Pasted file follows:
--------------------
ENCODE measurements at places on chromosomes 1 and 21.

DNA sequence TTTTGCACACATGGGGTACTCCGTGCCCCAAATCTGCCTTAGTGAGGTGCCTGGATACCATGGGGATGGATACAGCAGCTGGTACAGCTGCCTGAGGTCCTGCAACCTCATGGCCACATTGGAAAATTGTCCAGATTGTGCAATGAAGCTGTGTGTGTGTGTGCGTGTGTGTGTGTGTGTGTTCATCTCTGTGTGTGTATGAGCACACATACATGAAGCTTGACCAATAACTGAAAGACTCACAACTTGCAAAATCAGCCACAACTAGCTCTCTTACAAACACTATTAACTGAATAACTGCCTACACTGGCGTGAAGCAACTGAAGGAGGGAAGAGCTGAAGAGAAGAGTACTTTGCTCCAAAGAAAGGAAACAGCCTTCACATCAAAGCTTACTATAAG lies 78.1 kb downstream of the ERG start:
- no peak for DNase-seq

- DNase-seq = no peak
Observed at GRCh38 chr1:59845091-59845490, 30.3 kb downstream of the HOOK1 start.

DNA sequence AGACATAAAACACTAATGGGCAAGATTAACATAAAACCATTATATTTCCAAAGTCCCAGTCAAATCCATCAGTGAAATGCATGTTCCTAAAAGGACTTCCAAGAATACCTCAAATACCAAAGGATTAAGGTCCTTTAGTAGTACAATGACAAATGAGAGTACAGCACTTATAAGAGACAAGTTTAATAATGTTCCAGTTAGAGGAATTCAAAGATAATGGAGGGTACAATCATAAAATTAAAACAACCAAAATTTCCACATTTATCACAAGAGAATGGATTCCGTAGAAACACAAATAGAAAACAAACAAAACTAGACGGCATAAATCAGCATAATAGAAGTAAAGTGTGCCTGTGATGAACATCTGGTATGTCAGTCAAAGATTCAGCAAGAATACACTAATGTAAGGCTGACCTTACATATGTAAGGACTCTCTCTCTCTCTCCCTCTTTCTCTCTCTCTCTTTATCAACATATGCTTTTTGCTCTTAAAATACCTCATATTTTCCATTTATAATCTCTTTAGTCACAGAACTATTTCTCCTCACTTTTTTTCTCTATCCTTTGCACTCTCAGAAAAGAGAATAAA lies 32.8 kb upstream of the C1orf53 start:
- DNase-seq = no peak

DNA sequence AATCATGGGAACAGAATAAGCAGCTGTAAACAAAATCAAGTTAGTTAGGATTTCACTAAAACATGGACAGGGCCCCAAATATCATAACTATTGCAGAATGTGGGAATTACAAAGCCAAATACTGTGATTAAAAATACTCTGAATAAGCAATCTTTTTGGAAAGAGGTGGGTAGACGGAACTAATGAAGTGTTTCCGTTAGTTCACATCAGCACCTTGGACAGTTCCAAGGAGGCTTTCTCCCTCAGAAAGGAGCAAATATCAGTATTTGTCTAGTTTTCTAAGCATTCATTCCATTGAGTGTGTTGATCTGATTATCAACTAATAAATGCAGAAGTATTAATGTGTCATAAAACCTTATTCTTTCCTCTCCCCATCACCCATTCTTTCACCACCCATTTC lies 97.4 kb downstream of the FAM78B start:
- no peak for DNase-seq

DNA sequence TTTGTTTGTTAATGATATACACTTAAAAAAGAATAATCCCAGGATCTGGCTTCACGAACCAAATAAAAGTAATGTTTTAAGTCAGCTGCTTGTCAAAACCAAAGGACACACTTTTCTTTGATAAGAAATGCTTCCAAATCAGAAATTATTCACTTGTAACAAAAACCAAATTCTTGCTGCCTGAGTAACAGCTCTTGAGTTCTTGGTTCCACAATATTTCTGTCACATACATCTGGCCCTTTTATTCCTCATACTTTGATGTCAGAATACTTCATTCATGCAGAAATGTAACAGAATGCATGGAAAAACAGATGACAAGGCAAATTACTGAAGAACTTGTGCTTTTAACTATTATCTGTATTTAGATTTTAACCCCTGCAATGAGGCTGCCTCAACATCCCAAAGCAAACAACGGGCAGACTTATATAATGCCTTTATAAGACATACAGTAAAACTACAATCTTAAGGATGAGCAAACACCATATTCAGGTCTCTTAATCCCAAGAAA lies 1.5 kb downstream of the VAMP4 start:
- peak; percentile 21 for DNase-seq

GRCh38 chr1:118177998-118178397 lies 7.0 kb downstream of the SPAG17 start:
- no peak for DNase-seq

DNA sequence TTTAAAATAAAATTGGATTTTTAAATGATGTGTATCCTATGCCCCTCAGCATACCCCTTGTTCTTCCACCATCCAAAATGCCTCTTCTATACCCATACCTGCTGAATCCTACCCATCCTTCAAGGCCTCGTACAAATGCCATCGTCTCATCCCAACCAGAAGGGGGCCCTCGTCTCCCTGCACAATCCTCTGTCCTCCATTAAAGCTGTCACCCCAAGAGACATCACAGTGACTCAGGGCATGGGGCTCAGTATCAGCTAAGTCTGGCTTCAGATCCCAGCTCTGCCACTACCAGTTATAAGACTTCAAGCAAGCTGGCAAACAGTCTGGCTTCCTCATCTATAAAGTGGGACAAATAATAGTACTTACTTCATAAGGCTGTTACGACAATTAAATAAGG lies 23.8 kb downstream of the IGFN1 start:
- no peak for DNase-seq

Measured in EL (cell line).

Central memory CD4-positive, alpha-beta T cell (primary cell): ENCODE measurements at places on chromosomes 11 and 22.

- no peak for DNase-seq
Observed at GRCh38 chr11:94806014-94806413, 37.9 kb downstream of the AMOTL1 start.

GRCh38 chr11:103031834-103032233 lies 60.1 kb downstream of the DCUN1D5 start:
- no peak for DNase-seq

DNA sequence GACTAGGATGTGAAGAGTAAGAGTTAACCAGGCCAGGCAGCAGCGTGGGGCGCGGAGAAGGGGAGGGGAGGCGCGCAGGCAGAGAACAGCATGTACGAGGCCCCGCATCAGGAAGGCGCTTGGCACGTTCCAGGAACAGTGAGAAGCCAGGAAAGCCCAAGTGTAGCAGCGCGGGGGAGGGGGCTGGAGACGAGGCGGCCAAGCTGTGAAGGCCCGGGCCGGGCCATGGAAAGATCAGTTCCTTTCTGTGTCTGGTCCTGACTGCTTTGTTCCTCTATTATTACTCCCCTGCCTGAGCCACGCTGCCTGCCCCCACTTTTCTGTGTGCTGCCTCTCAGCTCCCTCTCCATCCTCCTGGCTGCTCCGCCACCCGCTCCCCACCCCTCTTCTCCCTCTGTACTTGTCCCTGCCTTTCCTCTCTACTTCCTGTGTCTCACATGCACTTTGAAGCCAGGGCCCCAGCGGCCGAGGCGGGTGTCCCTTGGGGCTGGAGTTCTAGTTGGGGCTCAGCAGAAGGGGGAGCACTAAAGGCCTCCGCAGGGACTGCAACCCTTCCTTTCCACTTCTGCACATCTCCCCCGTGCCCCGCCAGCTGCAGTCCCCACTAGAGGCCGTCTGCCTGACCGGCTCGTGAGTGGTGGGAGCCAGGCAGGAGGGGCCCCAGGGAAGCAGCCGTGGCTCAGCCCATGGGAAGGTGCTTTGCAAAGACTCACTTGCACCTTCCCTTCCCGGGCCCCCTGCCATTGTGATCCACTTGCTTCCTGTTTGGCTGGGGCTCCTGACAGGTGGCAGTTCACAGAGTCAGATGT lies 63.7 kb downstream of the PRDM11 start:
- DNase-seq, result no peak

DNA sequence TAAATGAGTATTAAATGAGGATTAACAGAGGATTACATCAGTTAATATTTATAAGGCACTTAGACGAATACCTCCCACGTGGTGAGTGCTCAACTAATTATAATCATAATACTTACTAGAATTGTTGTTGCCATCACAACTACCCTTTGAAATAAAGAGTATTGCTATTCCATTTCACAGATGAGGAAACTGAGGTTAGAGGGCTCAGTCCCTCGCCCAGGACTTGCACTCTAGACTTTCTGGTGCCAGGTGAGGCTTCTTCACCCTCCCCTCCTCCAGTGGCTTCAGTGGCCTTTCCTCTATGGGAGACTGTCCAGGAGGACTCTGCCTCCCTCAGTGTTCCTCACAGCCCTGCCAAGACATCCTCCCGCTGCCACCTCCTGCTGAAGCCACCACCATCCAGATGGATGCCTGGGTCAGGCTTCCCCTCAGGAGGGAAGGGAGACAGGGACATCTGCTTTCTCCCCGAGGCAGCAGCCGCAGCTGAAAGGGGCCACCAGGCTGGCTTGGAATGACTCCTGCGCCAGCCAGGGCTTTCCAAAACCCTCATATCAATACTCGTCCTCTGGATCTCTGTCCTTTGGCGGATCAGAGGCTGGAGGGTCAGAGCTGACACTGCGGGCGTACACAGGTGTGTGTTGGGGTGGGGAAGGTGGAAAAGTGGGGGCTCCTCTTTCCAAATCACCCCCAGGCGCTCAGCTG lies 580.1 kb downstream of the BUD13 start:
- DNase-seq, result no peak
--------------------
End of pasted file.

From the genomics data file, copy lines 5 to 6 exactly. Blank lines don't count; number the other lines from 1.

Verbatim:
Observed at GRCh38 chr1:59845091-59845490, 30.3 kb downstream of the HOOK1 start.

DNA sequence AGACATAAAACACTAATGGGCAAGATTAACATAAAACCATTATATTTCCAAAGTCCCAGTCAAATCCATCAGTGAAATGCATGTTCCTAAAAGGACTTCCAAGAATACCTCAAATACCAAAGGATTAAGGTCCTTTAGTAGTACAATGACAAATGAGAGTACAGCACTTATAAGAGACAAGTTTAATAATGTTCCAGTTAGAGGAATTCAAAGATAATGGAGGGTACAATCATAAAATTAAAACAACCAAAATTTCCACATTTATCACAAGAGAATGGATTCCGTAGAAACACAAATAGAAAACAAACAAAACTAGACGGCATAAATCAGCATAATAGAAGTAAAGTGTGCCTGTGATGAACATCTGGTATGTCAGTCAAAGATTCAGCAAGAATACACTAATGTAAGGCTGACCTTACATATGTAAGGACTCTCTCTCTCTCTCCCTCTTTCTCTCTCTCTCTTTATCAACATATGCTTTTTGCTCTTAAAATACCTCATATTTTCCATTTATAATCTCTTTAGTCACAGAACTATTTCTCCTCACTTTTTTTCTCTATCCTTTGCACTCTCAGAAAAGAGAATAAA lies 32.8 kb upstream of the C1orf53 start: